Since PP comes in the form of a crystalline powder or flake, it is always weighed for dosing as opposed to measured by volume. These weights will be in grams for the purpose of this writing, so you will need an accurate gram scale to weigh it. The traditional beam/balance type scale works fine for this, but today there are also some very accurate, yet inexpensive electronic gram scales on the market. No matter the scale you use, just make sure it is accurate. PP is one chemical you do not want to overdose. In discussing a possible overdose, PP can be neutralized and deemed inactive with simple hydrogen peroxide. What this means, is if you add about ½ cup of peroxide to the system after any PP treatment (be it an overdose or not) it will deactivate the PP. So as you can see it is important to have the needed amount of peroxide on hand in the case of any possible problems, bad reactions, or overdoses. Simply add the peroxide and you will see the color change before your eyes and the water becomes clearer. You can also use the peroxide at the end of any treatments if you want to make certain that the PP is made inactive after the time frame you desire. Also, certain ammonia binders also deactivate PP as well. I do not recommend their use for this purpose however. The reason I mention it is because you cannot have any active ammonia binding agents in the system when attempting to treat with PP. If you did, the PP would be rendered inactive immediately, and you would not be able to maintain the proper color (ie concentration of PP). We will discuss the color issue shortly and you will then understand why it is mentioned here.

Potassium permanganate is generally sold in a powdered or flaked form which must be measure carefully using a gram scale
Pot Perm can be used as a general disinfectant as well as a treatment.

As for dosing, we usually do this based on the PPM (parts per million) that will end up in the water initially. I say initially, because as soon as it mixes in the water it begins oxidizing anything organic in the water, and thus the active PPM reduces proportionately. I say active because the PPM you start with goes down proportionately as stated, and thus this leaves us with less and less active PPM. We will discuss this in detail shortly.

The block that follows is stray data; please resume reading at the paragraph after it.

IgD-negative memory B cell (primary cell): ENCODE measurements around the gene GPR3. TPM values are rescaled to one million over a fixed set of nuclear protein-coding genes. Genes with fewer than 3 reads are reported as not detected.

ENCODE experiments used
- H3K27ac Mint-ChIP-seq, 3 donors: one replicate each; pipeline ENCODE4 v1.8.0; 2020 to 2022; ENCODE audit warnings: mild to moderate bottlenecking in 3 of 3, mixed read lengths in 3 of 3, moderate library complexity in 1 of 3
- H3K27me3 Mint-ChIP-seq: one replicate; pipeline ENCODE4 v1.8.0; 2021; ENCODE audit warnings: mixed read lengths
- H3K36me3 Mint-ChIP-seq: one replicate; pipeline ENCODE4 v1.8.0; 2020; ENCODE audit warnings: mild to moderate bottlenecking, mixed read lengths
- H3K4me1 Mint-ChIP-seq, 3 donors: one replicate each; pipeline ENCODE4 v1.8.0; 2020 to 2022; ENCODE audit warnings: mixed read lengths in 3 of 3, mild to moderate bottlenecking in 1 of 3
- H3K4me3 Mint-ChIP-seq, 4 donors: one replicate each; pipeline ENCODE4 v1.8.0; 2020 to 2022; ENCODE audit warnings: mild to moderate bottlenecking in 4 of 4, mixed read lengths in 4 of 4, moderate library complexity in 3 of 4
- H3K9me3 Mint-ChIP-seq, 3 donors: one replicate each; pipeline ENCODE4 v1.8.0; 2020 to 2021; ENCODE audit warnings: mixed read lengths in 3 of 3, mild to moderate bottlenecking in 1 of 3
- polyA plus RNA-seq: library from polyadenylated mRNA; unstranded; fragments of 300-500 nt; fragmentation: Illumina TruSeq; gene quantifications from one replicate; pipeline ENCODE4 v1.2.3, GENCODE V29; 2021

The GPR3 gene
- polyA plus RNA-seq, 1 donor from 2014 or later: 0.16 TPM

These organics I refer to include algae, fish waste, dead leaves, insects etc. As PP oxidizes these organics, it is expending itself proportionally as well. So what this means is that the more organics in the pond/system, the quicker the PP will get spent, and its killing/oxidizing power will decrease more rapidly. What this now means to us when treating fish for parasites is that the more energy it uses to oxidize these organics the less it has left to get to and kill the targeted parasite. Now this translates into the basic fact that the dirtier the pond or system, the less effective it will be at killing the parasites/pathogens. This also means that you will most likely need multiple and consecutive treatments to do the job. The initial treatments will be expended quickly in cleaning/oxidizing the organics and each consecutive dose will therefore be a little more effective at getting to the parasites, as well as last a little longer each time. So with all this in mind, we need a way to figure out its effective strength or active PPM for the duration of each treatment. There are two basic ways to do this. One way is with the use of an ORP meter (Oxidation Reduction Potential Meter), and the other is simply by monitoring the color of the water after the application of the PP. For the purpose of this writing, we will solely discuss how to do this based on the color of the water, as this is much more practical for the average person. Use of an ORP meter is a little more advanced, and we will discuss this in another writing.

PP can be dosed from 1 PPM to 6 PPM for treating fish generally, but here at the farm we use three primary doses for three specific reasons. These are 1 to 2PPM for routine cleaning of systems and filters, and 3PPM to 6PPm for treating parasites. I very seldom use doses higher than 4PPM however, and I would highly suggest the average hobbyist never use any higher than 4 PPM doses for treating parasites. I would even suggest you stick with no higher than 2 or 3 PPM treatments until you get some experience with it.